In recent years, and still, stories about the next generation of consumer electronics, including smart home appliances, have been published and continue to be published.
But a story published on USA Today looks like proof that smart home appliances can be a bad idea.
This evidence is not about our technology going to be inadequate! It's more like, "I'm not going to be
a) It is much more costly than the benefit it will provide
b) For users who meet the cost, the return time
We certainly have the technology to develop applications that communicate with the network.
For example, if you want to create Wi-Fi-based Whirlpool 6, designed to work in the U.S. today only during the hours when electricity is cheapest. Live household appliances that have shares are available.
By connecting these household appliances to a database of real-time electricity prices, they can only work when electricity is cheapest, but with this technology you can save a few dollars a year on your energy cost, while paying these smart home appliances much more than their standard models.
In other words, this means that the depreciation period for smart household appliances will be between 20 and 50 years, which is much longer than their own life expectancy…
Network-friendly applications, household appliances
A little over a decade ago, researchers at pacific northwest national laboratory developed a network-friendly chip that provides a full-scale Wi-Fi connection described above that is much less expensive.
This chip detects network status by monitoring only the system frequency and automatically turns off household appliances within a few seconds in response to an electrical network incident that occurs within minutes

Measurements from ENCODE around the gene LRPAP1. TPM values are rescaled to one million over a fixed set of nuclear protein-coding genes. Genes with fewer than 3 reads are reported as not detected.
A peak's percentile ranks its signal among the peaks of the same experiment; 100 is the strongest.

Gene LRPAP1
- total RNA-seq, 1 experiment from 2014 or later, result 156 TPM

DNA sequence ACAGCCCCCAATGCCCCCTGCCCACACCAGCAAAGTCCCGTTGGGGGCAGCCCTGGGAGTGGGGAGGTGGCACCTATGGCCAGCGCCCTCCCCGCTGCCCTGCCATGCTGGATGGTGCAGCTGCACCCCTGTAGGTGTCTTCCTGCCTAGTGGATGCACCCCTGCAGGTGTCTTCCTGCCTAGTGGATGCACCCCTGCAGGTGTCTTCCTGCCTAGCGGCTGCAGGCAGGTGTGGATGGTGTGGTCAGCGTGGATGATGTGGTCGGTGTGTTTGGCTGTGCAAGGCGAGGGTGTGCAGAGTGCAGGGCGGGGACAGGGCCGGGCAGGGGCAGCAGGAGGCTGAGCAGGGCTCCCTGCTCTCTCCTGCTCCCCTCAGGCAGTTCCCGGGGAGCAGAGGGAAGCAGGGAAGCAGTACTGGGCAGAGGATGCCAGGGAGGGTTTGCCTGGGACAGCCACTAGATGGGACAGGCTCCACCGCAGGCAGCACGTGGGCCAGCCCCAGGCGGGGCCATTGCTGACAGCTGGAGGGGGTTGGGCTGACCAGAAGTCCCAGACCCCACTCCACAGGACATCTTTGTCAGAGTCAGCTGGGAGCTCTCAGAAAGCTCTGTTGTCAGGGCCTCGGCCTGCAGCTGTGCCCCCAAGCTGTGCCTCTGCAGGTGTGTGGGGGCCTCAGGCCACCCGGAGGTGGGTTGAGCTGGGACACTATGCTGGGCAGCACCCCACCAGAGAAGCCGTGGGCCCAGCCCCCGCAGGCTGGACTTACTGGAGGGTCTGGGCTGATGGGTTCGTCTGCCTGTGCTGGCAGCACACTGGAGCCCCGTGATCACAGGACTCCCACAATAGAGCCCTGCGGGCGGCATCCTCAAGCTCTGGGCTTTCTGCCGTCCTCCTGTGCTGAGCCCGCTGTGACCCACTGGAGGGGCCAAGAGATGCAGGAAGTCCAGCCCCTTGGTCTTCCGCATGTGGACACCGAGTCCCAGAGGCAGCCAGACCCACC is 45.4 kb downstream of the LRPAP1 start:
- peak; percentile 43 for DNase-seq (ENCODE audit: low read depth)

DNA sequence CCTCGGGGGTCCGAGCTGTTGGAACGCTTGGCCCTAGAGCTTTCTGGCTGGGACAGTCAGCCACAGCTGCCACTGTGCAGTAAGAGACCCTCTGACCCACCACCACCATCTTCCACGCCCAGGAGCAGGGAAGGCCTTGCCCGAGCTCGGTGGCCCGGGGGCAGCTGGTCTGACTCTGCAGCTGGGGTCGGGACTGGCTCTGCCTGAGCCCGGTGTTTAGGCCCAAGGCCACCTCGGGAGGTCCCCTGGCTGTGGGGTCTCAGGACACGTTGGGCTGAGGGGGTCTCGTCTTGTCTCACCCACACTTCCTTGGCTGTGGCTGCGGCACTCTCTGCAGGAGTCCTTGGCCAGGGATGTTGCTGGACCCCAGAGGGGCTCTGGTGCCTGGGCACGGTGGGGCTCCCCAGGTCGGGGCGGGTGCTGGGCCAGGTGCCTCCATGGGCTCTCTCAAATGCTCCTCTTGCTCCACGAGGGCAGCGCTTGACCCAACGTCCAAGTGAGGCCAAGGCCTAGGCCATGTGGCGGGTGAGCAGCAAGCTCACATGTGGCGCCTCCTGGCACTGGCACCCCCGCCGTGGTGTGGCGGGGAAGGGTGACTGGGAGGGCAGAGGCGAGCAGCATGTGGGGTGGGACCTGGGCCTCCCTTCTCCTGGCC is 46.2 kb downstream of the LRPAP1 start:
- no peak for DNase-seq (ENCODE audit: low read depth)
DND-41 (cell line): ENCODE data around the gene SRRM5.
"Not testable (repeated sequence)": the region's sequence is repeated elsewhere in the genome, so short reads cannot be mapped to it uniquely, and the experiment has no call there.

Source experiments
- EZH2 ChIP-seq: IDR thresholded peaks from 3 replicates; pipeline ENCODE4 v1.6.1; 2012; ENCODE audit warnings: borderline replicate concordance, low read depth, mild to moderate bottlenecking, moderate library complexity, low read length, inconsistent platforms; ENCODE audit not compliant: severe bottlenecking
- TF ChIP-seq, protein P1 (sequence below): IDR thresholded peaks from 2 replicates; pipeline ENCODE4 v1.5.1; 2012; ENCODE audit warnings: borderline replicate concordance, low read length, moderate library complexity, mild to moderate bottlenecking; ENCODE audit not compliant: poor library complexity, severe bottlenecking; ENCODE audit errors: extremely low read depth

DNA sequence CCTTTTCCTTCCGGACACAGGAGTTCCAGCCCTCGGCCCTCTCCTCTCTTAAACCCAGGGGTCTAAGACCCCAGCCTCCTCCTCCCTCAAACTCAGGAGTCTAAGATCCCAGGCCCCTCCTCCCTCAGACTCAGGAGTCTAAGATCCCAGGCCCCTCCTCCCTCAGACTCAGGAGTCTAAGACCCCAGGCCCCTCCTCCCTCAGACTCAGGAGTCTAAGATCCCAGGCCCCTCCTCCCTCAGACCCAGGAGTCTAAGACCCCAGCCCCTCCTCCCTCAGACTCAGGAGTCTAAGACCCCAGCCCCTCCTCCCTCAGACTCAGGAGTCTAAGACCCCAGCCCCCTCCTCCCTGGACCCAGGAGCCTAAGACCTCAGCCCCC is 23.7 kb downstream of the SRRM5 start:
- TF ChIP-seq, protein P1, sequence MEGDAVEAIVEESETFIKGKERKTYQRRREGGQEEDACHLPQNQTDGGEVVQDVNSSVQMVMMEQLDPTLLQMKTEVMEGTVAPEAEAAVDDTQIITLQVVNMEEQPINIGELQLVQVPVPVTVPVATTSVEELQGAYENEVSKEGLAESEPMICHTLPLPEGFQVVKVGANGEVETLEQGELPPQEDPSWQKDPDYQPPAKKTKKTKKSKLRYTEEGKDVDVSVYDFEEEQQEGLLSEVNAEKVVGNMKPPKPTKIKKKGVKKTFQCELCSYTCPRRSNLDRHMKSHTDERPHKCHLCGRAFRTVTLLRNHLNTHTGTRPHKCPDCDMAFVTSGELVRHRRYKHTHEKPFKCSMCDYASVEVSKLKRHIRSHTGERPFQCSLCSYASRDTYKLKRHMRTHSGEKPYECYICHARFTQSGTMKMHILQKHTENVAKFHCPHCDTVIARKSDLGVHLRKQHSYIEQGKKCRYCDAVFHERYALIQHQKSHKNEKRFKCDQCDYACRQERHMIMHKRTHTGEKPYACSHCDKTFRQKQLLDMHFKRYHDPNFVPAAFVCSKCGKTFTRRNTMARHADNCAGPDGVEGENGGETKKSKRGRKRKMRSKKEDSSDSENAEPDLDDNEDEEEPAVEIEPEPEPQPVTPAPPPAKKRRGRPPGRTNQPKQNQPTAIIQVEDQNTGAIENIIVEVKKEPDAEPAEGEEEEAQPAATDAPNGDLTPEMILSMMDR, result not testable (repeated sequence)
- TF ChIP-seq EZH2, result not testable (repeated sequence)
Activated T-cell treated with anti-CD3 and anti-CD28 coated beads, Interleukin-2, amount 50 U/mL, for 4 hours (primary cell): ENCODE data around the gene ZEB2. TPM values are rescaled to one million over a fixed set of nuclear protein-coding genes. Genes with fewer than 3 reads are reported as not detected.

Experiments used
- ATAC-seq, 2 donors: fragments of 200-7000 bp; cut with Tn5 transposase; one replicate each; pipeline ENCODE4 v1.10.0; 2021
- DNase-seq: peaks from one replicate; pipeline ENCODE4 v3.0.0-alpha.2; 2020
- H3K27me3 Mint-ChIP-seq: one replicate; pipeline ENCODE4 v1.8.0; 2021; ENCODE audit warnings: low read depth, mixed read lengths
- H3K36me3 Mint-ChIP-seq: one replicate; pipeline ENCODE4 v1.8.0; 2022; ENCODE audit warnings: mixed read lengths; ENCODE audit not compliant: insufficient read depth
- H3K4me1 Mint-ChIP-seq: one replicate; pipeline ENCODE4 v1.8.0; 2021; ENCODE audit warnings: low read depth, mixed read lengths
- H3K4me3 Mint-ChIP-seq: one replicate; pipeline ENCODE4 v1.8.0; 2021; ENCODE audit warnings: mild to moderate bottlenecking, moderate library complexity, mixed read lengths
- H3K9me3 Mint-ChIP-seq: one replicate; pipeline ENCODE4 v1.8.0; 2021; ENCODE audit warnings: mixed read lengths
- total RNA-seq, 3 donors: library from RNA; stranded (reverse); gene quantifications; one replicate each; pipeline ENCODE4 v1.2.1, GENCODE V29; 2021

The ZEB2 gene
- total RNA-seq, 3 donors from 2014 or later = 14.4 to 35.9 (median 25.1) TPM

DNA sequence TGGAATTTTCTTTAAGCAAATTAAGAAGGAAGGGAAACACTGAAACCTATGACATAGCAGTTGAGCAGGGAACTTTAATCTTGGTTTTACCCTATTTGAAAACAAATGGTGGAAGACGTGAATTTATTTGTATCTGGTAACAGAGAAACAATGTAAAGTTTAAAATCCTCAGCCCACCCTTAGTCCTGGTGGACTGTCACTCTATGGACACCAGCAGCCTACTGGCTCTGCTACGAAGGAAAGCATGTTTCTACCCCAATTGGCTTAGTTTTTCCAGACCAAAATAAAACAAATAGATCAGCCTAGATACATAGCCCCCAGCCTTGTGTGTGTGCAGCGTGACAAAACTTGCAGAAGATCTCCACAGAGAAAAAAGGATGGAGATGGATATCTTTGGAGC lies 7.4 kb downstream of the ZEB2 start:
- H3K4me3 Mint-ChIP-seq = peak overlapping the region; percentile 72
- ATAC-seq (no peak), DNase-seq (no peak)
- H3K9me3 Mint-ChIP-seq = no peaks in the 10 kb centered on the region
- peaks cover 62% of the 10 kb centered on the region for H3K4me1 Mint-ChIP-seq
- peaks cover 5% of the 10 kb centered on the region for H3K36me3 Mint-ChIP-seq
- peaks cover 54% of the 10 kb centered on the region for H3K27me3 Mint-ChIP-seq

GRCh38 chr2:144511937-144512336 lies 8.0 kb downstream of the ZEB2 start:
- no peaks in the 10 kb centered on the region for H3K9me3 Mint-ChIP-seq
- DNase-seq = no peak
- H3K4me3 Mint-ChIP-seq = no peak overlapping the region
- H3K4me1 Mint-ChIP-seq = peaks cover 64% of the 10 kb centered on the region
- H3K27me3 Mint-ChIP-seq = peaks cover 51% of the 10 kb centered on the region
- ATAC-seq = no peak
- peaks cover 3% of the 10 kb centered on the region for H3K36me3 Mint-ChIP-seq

Let's just say we're not going to be able to Ultimately, network-friendly chips were just over $50 in the retail market. This is a meaningful amount in the super-competitive white goods market.
And why would the consumer pay an extra $50 for this smart home appliance that benefits the local grid rather than the local grid?
This can only be arranged by turning the benefit into an extra-paying consumer with a network software or similar automation solutions.
In the published story; Smart home appliance manufacturers should continue their technological experiments, but for the moment, consumers are not very keen on this technology.
The story in The USA Today says that there are refrigerators with cameras and that you can connect to them with your smartphones with internet access.
And you'll be able to adjust the temperature of your ovens from your smartphones.
Unfortunately, all of these features will cause consumers to pay a few hundred dollars extra.
Grid-connected appliances... it is the Turkish translation of still such a bad idea.
"While the use of grid-friendly smart home appliances in our lives is seen as an inevitable future, the period of dissemination will depend on producers' profitability margins and regulations that will also make consumers profitable."